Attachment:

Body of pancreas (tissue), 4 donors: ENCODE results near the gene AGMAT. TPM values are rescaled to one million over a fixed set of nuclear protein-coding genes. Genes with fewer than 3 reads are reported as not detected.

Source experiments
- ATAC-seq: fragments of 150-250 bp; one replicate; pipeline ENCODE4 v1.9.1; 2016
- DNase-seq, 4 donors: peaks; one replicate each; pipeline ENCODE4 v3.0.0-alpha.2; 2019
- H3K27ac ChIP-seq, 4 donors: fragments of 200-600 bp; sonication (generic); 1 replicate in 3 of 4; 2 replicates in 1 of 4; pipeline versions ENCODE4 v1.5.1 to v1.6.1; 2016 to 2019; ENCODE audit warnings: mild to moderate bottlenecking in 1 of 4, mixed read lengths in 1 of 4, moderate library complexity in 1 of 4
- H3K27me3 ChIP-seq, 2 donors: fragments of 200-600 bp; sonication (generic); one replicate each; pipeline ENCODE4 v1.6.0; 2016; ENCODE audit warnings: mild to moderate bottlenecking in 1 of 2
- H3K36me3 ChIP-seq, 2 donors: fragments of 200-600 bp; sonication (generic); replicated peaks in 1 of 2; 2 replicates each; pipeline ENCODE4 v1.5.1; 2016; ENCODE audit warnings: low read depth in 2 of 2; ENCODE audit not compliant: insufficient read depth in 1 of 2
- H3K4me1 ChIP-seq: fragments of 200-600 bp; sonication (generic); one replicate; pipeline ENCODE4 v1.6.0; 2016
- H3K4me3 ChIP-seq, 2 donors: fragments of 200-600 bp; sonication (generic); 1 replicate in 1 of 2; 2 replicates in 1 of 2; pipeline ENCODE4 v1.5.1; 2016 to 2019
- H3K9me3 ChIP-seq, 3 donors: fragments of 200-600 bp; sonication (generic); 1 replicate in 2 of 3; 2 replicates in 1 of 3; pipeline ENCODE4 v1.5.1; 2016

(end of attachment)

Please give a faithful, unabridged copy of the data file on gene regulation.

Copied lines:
Body of pancreas (tissue), 4 donors: ENCODE results near the gene AGMAT. TPM values are rescaled to one million over a fixed set of nuclear protein-coding genes. Genes with fewer than 3 reads are reported as not detected.

Source experiments
- ATAC-seq: fragments of 150-250 bp; one replicate; pipeline ENCODE4 v1.9.1; 2016
- DNase-seq, 4 donors: peaks; one replicate each; pipeline ENCODE4 v3.0.0-alpha.2; 2019
- H3K27ac ChIP-seq, 4 donors: fragments of 200-600 bp; sonication (generic); 1 replicate in 3 of 4; 2 replicates in 1 of 4; pipeline versions ENCODE4 v1.5.1 to v1.6.1; 2016 to 2019; ENCODE audit warnings: mild to moderate bottlenecking in 1 of 4, mixed read lengths in 1 of 4, moderate library complexity in 1 of 4
- H3K27me3 ChIP-seq, 2 donors: fragments of 200-600 bp; sonication (generic); one replicate each; pipeline ENCODE4 v1.6.0; 2016; ENCODE audit warnings: mild to moderate bottlenecking in 1 of 2
- H3K36me3 ChIP-seq, 2 donors: fragments of 200-600 bp; sonication (generic); replicated peaks in 1 of 2; 2 replicates each; pipeline ENCODE4 v1.5.1; 2016; ENCODE audit warnings: low read depth in 2 of 2; ENCODE audit not compliant: insufficient read depth in 1 of 2
- H3K4me1 ChIP-seq: fragments of 200-600 bp; sonication (generic); one replicate; pipeline ENCODE4 v1.6.0; 2016
- H3K4me3 ChIP-seq, 2 donors: fragments of 200-600 bp; sonication (generic); 1 replicate in 1 of 2; 2 replicates in 1 of 2; pipeline ENCODE4 v1.5.1; 2016 to 2019
- H3K9me3 ChIP-seq, 3 donors: fragments of 200-600 bp; sonication (generic); 1 replicate in 2 of 3; 2 replicates in 1 of 3; pipeline ENCODE4 v1.5.1; 2016